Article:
The MSX series of home computers followed a set of standards designed to make them interchangeable and easy to produce from "off-the-shelf" parts. It's been assumed that the "MSX" stands for "MircoSoft eXtended," since the initial design standards were first conceived and put into practice by a Microsoft Japan engineer named Kazuhiko Nishi, and the machines featured a built-in programming language designed by Microsoft. According to more recent interviews with Kazuhiko Nishi, however, the acronym was originally intended to represent "Machines with Software eXchangeability."
In addition to Microsoft, other electronics corporation supported MSX standards, and companies such as Sony, Sanyo, Philips, Spectravideo, and several others manufactured and sold their own versions of the computer. The MSX line became the default standard home computer system, in Japan and other Asian nations, throughout the later half of the 1980s. It's popularity also spread to places in Europe and South America, but it never posed a serious threat to the prevalence of Commodore and Apple systems in the United States. Four lines of MSX computers were produced: The original "MSX" (1983), the "MSX 2" (1986), the "MSX 2+" (1988), and the "MSX Turbo R" (1990).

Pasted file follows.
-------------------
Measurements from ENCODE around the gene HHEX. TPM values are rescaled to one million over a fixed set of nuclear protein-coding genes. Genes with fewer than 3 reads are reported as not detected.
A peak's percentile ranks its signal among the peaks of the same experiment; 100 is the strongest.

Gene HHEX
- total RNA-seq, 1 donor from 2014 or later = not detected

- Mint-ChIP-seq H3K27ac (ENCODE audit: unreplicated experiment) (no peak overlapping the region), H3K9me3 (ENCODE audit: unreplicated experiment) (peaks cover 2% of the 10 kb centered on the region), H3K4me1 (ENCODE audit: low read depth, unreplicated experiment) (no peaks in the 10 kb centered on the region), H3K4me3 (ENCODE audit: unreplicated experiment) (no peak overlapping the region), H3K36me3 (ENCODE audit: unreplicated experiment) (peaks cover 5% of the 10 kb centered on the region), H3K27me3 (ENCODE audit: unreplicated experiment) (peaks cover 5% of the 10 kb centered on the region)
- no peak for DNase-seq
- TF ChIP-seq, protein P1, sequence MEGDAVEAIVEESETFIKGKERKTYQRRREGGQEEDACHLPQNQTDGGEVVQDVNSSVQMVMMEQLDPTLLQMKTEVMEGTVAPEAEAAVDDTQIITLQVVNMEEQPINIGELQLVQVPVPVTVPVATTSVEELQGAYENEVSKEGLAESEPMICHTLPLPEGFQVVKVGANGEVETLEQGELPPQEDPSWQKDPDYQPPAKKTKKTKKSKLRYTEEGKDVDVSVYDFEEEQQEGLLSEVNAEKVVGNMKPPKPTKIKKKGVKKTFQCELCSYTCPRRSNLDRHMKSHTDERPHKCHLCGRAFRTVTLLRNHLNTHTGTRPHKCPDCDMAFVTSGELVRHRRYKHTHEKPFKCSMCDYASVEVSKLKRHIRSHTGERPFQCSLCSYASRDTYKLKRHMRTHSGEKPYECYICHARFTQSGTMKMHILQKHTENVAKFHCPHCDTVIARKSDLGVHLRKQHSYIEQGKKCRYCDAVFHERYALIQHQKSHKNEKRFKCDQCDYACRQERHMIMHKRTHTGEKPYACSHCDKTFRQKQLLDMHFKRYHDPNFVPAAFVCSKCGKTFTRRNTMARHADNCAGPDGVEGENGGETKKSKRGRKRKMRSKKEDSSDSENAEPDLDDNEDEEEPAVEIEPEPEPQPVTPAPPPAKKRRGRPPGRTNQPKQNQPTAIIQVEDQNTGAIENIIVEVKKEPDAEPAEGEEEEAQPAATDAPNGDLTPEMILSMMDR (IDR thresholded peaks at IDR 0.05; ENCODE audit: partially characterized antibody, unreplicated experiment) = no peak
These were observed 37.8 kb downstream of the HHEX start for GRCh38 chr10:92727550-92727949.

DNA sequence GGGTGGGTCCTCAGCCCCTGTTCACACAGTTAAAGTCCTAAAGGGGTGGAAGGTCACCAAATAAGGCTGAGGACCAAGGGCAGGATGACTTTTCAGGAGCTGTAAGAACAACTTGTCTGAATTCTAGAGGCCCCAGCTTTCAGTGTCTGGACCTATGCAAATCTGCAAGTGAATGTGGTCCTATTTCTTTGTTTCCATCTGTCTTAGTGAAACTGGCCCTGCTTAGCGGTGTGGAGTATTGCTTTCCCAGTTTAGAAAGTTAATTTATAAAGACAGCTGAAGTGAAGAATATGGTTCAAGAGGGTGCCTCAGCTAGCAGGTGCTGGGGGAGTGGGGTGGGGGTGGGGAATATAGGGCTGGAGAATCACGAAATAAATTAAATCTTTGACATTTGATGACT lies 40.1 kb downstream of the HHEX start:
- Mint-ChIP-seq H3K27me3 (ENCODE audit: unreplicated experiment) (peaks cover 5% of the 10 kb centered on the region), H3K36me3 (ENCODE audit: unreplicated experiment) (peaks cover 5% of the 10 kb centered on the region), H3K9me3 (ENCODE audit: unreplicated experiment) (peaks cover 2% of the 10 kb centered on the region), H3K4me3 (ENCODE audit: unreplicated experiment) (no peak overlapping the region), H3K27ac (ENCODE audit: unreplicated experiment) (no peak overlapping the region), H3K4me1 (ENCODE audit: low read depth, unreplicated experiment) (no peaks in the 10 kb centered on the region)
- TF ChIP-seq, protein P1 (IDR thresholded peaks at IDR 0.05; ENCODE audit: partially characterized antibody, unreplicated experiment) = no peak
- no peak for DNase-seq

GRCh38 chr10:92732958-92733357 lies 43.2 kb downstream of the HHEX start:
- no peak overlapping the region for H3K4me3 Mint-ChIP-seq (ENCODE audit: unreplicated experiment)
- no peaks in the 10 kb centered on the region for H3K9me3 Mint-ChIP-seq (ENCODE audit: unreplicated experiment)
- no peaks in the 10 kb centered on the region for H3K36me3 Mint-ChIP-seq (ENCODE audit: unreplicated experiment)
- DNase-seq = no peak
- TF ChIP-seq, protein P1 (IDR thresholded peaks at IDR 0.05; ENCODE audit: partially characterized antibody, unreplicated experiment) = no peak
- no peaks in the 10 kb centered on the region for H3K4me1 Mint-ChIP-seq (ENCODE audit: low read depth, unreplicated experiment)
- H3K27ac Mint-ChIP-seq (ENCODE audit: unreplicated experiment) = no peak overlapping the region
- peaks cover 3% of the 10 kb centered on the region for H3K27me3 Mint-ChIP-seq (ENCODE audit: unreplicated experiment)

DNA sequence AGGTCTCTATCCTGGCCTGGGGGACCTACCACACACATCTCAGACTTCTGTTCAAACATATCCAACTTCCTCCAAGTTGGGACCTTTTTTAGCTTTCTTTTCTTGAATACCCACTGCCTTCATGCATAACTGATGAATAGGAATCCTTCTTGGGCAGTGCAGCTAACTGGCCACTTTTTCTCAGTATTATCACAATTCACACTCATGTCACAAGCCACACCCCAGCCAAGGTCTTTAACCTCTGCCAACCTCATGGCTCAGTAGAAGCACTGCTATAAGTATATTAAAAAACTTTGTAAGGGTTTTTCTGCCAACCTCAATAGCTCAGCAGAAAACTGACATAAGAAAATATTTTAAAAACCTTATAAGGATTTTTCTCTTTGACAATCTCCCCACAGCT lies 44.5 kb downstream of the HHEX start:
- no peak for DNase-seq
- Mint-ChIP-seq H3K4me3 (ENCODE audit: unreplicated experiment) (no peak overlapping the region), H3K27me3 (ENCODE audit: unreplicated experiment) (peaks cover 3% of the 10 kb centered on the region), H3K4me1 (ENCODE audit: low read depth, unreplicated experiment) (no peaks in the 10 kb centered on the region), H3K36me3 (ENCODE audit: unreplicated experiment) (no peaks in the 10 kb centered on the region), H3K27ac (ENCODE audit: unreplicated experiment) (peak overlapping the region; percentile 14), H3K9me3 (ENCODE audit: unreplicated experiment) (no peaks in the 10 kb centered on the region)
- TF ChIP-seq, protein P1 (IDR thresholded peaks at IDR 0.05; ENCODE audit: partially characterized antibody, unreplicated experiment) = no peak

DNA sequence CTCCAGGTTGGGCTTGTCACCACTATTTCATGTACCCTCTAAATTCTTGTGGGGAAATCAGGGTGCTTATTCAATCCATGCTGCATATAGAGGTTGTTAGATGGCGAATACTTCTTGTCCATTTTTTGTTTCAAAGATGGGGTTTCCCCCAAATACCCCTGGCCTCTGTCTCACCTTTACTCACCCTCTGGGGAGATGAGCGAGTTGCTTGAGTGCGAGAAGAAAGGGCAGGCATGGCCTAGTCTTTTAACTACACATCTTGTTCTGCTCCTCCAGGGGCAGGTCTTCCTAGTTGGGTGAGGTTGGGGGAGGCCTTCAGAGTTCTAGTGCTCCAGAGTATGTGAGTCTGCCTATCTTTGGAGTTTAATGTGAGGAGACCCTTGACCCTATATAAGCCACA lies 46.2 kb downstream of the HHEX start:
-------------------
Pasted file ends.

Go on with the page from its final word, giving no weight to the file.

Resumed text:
Although production of MSX computers officially ceased in the mid-1990s, and many North Americans have never seen nor even heard of the machine, it is of special significance to gamers as the platform for many of the earliest home-version releases from Konami, including a unique edition of Castlevania (known as Vampire Killer) and the first two games in Hideo Kojima's Metal Gear series.
~ T.J. Deci, All Game Guide